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“Long-neck” women

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The most famous – and notorious – of the Mae Hong Son area’s spectacles is its contingent of “long-neck” women, members of the tiny Kayan Lahwi tribe of Burma (sometimes called Padaung) who have come across to Thailand to escape Burmese repression. Though the women’s necks appear to be stretched to 30cm and more by a column of brass rings, the “long-neck” tag is a technical misnomer: a National Geographic team once X-rayed one of the women and found that instead of stretching out her neck, the pressure of eleven pounds of brass had simply squashed her collarbones and ribs. Girls of the tribe start wearing the rings from about the age of 6, adding one or two each year up to the age of 16 or so. Once fastened, the rings are for life, for to remove a full stack may eventually cause the collapse of the neck and suffocation – in the past, removal was a punishment for adultery.

The origin of the ring-wearing ritual remains unclear, despite an embarrassment of plausible explanations. Kayan Lahwi legend says that the mother of their tribe was a dragon with a long, beautiful neck, and that their unique custom is an imitation of her. Tour guides will tell you the practice is intended to enhance the women’s beauty. In Burma, where it is now outlawed as barbaric, it’s variously claimed that ring-wearing arose out of a need to protect women from tiger attacks or to deform the wearers so that the Burmese court would not kidnap them for concubines.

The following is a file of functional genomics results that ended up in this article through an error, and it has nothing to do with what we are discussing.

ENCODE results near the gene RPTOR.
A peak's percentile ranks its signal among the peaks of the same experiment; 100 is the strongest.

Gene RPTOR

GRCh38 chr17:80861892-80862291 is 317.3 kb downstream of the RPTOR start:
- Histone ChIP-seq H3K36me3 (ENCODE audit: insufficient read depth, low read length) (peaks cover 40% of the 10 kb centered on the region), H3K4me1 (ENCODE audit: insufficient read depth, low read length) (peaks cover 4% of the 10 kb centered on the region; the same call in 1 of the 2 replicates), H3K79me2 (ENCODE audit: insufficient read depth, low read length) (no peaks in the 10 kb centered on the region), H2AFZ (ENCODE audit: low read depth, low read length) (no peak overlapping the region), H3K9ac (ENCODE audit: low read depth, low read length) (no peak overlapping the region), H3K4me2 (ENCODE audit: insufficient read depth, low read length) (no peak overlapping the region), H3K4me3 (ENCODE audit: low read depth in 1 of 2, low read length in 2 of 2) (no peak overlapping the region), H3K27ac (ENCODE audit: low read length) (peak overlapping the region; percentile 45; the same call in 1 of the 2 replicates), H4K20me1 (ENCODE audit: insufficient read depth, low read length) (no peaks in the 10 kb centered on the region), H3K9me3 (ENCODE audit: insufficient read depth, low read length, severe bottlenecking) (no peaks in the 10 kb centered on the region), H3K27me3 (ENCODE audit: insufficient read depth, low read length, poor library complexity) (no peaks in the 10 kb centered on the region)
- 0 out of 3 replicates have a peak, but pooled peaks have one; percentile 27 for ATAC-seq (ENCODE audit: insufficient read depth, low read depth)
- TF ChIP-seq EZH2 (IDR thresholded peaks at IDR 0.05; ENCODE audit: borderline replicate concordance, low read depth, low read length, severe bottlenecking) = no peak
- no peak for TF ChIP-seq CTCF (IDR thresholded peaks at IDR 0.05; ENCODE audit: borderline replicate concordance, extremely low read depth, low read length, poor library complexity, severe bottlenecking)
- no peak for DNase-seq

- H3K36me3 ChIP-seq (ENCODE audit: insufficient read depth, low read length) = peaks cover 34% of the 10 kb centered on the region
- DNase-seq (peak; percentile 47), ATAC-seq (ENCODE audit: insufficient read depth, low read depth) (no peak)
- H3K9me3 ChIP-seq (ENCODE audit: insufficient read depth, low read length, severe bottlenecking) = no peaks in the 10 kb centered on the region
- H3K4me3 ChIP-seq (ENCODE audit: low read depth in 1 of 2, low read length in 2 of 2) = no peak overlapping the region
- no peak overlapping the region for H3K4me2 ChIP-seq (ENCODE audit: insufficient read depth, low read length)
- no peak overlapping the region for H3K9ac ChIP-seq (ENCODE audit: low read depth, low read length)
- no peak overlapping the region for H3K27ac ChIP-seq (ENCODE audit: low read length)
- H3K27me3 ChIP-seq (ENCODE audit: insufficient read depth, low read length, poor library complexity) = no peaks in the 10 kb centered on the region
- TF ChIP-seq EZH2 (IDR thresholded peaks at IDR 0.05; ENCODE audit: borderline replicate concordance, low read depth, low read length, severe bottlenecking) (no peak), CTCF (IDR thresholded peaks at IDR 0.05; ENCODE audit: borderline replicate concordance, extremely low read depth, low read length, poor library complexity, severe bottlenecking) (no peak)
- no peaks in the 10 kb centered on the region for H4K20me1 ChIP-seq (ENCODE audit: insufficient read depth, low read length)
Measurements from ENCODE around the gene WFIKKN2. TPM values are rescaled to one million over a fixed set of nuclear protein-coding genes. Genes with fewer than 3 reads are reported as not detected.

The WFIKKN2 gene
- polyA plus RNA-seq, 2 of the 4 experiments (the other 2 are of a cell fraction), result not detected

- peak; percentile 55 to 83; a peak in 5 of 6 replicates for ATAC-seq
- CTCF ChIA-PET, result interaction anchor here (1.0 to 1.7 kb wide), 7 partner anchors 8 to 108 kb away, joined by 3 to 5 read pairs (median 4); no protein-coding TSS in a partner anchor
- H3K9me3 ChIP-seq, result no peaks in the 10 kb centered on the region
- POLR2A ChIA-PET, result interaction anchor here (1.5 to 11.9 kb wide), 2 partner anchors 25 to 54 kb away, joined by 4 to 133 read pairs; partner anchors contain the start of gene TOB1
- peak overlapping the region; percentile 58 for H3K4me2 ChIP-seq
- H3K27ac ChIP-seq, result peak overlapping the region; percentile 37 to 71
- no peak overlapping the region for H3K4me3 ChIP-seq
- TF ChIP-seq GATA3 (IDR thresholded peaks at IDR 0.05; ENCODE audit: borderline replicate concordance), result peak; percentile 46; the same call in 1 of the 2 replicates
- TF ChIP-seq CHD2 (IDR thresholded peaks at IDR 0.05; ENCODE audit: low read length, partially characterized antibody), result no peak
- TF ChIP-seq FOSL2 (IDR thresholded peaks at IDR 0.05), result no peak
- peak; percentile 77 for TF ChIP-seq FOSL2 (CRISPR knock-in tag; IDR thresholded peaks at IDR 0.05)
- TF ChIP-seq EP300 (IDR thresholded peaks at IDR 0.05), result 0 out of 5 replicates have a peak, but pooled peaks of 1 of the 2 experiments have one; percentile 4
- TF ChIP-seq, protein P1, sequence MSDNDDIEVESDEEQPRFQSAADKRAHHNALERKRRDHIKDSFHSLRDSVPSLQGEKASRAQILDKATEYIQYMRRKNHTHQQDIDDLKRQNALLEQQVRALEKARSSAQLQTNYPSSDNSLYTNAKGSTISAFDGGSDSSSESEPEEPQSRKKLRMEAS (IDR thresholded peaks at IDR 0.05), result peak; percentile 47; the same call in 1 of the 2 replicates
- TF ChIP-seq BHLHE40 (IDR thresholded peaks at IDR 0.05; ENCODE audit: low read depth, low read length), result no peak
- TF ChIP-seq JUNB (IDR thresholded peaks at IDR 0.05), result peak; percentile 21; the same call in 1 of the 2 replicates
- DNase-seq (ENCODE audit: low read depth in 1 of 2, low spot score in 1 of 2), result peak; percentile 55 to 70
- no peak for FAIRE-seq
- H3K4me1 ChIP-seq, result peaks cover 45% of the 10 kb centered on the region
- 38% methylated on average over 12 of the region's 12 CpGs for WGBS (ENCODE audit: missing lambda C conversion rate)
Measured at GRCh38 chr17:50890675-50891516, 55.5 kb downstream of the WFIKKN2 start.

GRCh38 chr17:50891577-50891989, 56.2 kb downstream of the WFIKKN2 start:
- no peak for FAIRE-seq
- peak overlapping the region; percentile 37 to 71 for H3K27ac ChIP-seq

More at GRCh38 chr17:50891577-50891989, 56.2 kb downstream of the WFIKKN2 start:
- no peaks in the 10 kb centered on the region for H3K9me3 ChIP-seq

In spite of their handicap (they have to use straws to drink, for example), the women are able to carry out some kind of an ordinary life: they can marry and have children, and they’re able to weave and sew, although these days they spend most of their time posing like circus freaks for photographs. Only half of the Kayan Lahwi women now lengthen their necks; left to follow its own course, the custom would probably die out, but the influence of tourism may well keep it alive for some time yet. The villages in Mae Hong Son, and now also in Chiang Mai and Chiang Rai provinces, where they live, are set up by Thai entrepreneurs as a money-making venture (visitors are charged B500 to enter these villages). At least, contrary to many reports, the “long necks” are not held as slaves – they are each paid a living wage of about B1500 per month – though their plight as refugees is certainly precarious and vulnerable. Since 2005, the United Nations High Commission for Refugees has been offering permanent resettlement in third countries for about twenty Kayan Lahwi. However, the authorities in Thailand, where the “long necks” bring in a huge amount of tourist dollars every year, have refused to sign the necessary paperwork on a technicality. Our advice (see Tours and trekking around Mae Hong Son) is not to visit the villages.

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